A confidential White House review of the freeze on military aid to Ukraine has uncovered hundreds of documents that reveal that extensive efforts to justify President Trump's actions after that hold was already in place. They show there was a debate involving the acting chief of staff Mick Mulvaney over whether the delay in the military aid was even legal. Now, it's not clear whether these records pose any kind of legal threat to the president, but they could be pretty embarrassing.

More now from Jeremy Diamond, our reporter at the White House.



The White House has been conducting an internal review of President Trump's decision last summer to withhold nearly $400 million in security aid to Ukraine. Now, according to "The Washington Post," that review is turning up hundreds of documents that suggest that White House officials and officials in the Office of Management and Budget were working to draw up a legal justification for that move after the facts.

Again, this reporting suggests that this was yet another instance of a scramble by officials to essentially catch up with another one of President Trump's decisions.

The Office of Management and Budget, though, is denying that anything improper took place. Here's a statement from a spokeswoman for the Office of Management and Budget, Rachel Semmel. She says, "To be clear, there was a legal consensus at every step of the way that the money could be withheld in order to conduct the policy review.

"The Washington Post" also highlights an early August exchange between the acting White House chief of staff Mick Mulvaney and the acting head of the Office of Management and Budget Russ Vought, in which Mulvaney asked for an update on the legal justification.

Now, two senior administration officials tell me that that doesn't mean that Mulvaney was seeking to change that justification or that one wasn't already in place -- Christine, Kaitlan.



ROMANS: All right, Jeremy, at the White House -- thanks.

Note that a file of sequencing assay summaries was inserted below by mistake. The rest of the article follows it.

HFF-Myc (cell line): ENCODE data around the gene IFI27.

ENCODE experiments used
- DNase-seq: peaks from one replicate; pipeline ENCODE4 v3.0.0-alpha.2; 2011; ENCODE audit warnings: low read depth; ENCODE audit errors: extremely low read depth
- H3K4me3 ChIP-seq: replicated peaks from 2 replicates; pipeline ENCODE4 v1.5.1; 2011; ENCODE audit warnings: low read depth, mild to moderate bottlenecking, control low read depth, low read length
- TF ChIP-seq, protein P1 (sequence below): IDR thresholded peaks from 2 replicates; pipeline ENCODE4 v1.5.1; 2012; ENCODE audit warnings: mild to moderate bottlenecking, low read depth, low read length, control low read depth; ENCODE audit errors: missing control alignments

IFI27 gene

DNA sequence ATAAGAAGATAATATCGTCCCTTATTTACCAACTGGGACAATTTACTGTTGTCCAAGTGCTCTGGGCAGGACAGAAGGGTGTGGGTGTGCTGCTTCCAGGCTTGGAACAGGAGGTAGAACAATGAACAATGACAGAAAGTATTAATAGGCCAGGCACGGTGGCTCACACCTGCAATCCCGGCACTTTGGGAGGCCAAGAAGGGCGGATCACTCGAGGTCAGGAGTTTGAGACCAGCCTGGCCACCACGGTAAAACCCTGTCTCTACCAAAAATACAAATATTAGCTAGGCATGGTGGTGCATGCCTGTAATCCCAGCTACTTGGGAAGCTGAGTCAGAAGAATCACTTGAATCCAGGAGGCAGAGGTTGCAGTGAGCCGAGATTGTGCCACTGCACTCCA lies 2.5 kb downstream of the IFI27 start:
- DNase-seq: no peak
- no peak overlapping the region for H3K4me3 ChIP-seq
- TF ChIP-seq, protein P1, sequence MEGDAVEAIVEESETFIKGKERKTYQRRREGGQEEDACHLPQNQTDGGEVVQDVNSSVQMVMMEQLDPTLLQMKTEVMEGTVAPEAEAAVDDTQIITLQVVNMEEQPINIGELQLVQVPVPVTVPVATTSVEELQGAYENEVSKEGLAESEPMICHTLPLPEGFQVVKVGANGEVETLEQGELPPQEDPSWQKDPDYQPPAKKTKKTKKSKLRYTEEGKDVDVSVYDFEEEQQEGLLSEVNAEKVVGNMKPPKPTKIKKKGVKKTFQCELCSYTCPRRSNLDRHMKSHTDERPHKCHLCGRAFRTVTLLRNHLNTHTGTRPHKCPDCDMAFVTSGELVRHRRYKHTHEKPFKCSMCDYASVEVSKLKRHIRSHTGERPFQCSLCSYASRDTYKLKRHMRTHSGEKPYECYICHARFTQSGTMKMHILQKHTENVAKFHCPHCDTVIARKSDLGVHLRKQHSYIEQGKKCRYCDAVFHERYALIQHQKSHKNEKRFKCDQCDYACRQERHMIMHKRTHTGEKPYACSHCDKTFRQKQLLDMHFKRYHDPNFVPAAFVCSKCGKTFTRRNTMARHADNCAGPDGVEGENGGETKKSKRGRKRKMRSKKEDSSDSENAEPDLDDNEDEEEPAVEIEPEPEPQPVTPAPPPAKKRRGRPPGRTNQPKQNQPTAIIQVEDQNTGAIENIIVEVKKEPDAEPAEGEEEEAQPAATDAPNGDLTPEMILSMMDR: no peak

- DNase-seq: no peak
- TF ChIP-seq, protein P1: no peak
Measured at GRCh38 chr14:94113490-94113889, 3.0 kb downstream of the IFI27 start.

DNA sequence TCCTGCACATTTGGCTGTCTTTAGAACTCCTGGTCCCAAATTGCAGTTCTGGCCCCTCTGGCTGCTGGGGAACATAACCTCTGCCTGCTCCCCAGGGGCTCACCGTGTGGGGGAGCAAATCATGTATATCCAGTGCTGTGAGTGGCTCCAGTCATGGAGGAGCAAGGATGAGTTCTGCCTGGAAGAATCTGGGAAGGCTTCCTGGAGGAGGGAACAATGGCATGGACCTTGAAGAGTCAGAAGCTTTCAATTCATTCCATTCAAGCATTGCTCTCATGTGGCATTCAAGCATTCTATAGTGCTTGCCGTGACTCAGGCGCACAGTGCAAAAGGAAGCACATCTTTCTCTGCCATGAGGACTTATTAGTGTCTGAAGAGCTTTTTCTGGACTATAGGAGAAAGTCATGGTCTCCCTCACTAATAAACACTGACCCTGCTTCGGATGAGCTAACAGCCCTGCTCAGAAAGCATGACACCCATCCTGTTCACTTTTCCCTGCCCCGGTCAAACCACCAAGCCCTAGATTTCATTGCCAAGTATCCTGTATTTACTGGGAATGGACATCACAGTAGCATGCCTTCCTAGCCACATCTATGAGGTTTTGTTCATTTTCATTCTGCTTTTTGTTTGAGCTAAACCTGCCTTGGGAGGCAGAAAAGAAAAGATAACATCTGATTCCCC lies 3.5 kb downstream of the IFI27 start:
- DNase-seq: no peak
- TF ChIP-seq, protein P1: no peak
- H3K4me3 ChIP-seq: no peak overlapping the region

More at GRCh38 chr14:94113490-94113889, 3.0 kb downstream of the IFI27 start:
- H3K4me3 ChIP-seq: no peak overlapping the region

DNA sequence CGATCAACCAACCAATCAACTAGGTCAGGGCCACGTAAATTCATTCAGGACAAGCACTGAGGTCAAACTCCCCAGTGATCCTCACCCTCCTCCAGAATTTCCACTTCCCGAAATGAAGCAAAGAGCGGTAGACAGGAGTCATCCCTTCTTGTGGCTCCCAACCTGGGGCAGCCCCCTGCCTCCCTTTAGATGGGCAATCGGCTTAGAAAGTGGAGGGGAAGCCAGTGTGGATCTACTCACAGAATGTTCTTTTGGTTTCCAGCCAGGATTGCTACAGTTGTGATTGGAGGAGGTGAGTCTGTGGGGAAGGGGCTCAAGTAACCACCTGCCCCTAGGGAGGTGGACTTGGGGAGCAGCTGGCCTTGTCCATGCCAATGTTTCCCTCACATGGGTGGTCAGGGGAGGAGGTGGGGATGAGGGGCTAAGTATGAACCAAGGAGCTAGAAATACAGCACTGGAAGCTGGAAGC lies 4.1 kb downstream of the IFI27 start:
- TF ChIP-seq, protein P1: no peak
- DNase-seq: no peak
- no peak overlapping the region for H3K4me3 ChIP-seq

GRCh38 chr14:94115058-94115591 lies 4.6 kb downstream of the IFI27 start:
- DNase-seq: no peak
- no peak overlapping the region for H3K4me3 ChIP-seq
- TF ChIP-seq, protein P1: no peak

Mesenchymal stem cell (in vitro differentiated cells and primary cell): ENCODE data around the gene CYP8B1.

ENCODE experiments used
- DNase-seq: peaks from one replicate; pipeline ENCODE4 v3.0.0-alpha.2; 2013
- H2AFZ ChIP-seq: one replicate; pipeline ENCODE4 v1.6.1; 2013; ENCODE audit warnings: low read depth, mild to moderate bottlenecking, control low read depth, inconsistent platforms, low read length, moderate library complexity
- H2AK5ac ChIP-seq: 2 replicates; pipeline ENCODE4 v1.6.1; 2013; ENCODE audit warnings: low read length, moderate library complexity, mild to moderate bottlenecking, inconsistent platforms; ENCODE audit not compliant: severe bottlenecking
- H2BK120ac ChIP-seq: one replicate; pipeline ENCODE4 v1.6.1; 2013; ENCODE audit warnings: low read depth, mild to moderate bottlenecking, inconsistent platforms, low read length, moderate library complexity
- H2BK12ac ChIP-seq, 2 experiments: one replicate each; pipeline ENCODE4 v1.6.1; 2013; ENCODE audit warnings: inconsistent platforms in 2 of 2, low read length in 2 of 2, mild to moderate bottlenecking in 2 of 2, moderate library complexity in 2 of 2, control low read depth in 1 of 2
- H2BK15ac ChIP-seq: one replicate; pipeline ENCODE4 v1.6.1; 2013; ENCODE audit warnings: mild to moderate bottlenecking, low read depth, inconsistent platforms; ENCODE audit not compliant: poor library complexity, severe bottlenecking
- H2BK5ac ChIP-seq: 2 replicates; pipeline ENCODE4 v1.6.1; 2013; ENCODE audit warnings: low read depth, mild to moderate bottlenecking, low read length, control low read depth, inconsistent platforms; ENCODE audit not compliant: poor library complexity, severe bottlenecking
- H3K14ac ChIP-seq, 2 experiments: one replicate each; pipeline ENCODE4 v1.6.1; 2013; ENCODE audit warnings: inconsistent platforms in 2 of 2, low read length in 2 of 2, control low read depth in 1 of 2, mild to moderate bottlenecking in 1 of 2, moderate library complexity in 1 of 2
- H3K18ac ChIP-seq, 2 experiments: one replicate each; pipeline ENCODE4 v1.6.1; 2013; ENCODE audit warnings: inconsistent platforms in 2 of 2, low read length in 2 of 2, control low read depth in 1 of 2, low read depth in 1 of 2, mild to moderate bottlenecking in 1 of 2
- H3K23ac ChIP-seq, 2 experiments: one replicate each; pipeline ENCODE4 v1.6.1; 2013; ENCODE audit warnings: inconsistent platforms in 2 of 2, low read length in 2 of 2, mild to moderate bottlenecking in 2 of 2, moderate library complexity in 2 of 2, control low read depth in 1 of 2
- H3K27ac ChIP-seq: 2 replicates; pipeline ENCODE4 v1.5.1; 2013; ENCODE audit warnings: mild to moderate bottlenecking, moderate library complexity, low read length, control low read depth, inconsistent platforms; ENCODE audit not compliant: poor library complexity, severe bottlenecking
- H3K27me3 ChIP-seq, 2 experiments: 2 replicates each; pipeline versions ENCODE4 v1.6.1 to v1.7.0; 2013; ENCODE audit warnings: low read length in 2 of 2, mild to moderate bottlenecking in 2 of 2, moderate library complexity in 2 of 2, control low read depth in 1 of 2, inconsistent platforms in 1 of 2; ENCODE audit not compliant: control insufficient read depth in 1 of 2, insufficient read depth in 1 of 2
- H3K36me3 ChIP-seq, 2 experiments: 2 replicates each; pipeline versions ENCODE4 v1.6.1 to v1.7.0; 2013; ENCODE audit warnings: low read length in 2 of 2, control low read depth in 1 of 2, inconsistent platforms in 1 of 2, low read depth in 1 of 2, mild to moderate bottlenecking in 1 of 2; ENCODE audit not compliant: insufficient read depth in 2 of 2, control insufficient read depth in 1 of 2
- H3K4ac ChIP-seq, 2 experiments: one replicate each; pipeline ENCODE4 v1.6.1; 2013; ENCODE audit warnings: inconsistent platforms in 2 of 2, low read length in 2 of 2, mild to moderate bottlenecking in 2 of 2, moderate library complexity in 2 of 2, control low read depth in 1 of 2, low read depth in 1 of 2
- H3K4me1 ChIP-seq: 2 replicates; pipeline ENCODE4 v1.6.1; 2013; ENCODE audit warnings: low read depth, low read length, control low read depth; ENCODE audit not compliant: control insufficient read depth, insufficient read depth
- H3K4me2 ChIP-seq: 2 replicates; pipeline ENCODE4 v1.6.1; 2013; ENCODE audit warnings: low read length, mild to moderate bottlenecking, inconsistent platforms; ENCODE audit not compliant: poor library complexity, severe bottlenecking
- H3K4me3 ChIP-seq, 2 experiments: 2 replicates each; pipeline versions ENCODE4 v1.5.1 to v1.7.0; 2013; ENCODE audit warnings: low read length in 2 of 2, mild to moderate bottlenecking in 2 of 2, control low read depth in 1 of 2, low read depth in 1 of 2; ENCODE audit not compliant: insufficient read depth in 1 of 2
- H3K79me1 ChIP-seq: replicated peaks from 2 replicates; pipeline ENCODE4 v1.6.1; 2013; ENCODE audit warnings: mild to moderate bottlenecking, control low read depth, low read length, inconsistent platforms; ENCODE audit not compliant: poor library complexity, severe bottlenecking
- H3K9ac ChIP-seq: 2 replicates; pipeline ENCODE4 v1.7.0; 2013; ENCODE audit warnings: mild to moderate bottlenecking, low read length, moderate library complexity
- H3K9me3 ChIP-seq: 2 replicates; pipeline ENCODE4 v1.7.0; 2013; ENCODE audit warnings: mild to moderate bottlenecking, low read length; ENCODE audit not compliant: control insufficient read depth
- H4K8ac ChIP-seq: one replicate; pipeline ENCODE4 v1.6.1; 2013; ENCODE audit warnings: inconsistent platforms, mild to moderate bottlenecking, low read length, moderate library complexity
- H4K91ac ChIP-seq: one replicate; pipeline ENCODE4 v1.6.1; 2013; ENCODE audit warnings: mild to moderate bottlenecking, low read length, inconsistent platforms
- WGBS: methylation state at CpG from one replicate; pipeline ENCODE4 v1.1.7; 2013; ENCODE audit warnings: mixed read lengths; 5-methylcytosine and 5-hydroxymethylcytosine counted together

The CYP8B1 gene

Joining us this morning, Princeton University historian and professor, Julian Zelizer. He's a CNN political analyst. And we are living through history every day, so we're so glad we have you here to help us start the week.

All right, the list of those who have not testified in the impeachment inquiry -- you know, the vice president; Mick Mulvaney, the acting White House chief of staff; these folks in the -- in the OMB. It's a huge list.

And, Adam Schiff -- Congressman Schiff really encouraging Bolton on that list, in particular, to testify. So many of his aides already have. They've laid this out. He wants to hear from Bolton and urged him over the weekend to do so -- listen.


REP. ADAM SCHIFF (D-CA): He did not choose to come in and testify notwithstanding the fact that his deputy, Fiona Hill, and his other deputy, Col. Vindman, and Tim Morrison and others on the National Security Council have shown the courage to come in. He will have to explain one day if that -- if he maintains that position why he wanted to wait to put it in a book instead of telling the American people what he knew.


ROMANS: They're not going to take him to court. It would take months in legal proceedings to get him there --


ROMANS: -- but he's urging him to do so.

Who would you like to hear from on that list? Mick Mulvaney, John Bolton? Who would be at the top of your list?

JULIAN ZELIZER, CNN POLITICAL ANALYST, HISTORIAN AND PROFESSOR, PRINCETON UNIVERSITY, CO-AUTHOR, "FAULT LINES: A HISTORY OF THE UNITED STATES SINCE 1974": All of the above. I mean, Mulvaney, Bolton, even Pence. These are key figures -- Bolton no longer in the administration -- who are big gaps in the record. And the administration, other than Bolton, is essentially stopping them from testifying.

And, Schiff has a timetable problem -- it's the election -- and so he's worried that if this gets tied up in the courts this will drag on endlessly. But those are key figures.

COLLINS: Yes. So, Devin Nunes is Adam Schiff's counterpart in all of this. And, of course, now he's being accused of meeting with Ukrainian officials, something that he's kind of denying -- not really denying. Listen to how he's denouncing these reports on Fox News.



REP. DEVIN NUNES (R-CA): Yes. So look, Maria, I really want to answer all of these questions and I promise you I absolutely will come back on the show and answer these questions. But I think you can understand that I can't compete by trying to -- trying to debate this out with the public media --


NUNES: -- when 90 percent of the media are totally corrupt.


COLLINS: OK, so he's not explicitly denying it there and if this is true that would essentially put him squarely at the middle of what they were investigating this past week -- what all this testimony was about meeting with these officials.